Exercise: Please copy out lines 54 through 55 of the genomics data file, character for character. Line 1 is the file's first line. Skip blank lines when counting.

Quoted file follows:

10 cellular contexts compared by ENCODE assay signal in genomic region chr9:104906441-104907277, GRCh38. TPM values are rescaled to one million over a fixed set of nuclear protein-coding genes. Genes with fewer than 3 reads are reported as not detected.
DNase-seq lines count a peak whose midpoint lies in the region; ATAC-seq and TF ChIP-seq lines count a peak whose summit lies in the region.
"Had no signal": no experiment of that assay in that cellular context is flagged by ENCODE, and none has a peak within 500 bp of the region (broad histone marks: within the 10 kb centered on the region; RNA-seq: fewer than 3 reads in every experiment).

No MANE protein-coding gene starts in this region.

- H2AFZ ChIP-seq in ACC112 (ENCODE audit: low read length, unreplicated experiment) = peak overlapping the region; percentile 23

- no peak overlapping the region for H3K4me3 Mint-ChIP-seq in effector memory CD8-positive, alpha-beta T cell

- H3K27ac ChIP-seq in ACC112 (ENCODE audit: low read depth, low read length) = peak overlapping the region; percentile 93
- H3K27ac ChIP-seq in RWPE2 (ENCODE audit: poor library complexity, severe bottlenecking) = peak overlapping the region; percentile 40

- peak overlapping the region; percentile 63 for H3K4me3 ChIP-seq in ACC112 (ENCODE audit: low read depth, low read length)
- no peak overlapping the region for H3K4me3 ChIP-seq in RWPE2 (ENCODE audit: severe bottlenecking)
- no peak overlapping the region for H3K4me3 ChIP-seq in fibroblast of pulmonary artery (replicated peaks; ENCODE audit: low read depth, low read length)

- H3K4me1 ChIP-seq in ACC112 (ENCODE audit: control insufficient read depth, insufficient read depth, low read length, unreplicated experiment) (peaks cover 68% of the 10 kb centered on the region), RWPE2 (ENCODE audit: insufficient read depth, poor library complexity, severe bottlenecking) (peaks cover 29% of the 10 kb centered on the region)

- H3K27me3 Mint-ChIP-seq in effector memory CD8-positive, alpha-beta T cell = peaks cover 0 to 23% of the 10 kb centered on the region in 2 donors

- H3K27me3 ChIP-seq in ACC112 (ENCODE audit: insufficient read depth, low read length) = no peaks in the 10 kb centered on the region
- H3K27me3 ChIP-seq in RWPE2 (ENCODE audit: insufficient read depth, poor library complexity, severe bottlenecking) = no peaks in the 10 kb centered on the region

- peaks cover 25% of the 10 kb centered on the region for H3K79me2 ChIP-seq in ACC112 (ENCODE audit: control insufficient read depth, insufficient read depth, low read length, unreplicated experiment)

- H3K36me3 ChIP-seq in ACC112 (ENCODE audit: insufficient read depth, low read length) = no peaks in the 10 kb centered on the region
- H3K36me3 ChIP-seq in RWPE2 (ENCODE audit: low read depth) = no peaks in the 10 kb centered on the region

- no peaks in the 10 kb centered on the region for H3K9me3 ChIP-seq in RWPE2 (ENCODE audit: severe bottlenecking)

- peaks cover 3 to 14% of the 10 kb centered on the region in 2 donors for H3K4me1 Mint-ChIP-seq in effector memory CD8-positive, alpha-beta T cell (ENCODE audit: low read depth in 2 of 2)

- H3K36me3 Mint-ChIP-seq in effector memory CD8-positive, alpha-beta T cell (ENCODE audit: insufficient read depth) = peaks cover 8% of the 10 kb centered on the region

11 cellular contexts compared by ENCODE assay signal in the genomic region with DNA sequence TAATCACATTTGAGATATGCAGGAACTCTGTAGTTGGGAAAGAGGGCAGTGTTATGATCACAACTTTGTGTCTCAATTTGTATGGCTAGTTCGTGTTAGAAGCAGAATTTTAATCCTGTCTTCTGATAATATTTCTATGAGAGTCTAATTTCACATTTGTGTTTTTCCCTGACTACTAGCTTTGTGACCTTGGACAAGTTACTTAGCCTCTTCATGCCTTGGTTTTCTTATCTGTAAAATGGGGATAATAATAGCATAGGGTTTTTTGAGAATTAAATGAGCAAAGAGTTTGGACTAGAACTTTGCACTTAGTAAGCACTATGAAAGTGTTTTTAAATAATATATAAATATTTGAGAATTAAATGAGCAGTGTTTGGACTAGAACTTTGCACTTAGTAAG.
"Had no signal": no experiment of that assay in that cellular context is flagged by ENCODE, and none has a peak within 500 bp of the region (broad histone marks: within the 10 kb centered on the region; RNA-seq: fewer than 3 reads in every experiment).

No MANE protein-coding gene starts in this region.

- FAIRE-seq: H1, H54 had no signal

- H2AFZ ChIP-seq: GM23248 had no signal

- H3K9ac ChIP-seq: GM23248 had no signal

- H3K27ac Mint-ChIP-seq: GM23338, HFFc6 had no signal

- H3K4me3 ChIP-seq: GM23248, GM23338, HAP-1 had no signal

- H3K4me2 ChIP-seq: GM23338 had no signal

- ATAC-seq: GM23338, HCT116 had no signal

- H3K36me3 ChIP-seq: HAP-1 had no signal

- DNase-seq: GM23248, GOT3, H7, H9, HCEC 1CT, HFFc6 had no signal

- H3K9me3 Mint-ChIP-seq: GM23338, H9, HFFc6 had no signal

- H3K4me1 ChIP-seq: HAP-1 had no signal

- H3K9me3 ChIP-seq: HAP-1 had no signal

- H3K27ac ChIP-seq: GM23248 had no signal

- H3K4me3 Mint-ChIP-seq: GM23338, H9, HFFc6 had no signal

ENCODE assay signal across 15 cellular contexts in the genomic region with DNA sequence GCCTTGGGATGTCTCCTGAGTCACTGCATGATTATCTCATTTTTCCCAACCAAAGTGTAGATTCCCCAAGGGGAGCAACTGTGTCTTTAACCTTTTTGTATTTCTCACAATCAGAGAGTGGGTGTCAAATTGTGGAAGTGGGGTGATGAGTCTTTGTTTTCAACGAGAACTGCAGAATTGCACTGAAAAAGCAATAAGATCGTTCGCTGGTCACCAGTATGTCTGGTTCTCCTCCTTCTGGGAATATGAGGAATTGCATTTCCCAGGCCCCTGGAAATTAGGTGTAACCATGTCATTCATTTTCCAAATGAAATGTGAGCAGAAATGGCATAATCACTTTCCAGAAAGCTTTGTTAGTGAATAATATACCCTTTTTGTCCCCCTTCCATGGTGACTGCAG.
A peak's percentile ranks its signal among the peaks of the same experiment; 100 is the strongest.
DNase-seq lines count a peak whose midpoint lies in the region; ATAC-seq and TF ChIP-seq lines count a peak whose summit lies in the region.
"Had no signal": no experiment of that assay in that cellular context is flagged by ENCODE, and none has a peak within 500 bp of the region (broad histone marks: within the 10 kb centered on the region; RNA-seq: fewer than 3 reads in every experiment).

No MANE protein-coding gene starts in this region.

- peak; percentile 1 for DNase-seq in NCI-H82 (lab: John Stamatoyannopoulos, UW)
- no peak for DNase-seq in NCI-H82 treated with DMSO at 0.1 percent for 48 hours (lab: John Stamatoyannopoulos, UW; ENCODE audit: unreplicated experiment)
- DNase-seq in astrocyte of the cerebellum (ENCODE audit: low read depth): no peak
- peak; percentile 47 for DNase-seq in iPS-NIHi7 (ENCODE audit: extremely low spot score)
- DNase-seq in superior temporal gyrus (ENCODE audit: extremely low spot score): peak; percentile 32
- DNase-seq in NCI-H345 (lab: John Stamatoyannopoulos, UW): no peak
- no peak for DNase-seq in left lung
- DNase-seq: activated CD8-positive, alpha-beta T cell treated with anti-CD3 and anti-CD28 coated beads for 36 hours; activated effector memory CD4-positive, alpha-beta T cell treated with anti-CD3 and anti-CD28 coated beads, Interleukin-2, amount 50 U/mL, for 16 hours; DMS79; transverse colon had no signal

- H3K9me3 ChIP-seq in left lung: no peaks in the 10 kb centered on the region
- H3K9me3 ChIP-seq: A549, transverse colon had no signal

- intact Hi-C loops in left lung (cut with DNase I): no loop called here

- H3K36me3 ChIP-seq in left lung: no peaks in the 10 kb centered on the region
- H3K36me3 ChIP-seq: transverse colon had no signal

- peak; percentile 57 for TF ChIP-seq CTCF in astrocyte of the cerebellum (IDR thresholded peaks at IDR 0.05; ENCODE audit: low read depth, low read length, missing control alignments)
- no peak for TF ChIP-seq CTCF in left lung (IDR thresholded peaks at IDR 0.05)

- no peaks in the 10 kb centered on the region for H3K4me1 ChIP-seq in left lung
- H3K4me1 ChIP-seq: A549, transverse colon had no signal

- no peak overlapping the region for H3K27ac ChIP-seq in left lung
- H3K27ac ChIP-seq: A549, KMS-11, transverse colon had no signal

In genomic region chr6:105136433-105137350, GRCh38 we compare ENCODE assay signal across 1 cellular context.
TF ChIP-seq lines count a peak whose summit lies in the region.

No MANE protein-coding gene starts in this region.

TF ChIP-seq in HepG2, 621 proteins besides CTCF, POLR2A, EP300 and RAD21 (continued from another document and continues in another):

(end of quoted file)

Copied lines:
- intact Hi-C loops in left lung (cut with DNase I): no loop called here

- H3K36me3 ChIP-seq in left lung: no peaks in the 10 kb centered on the region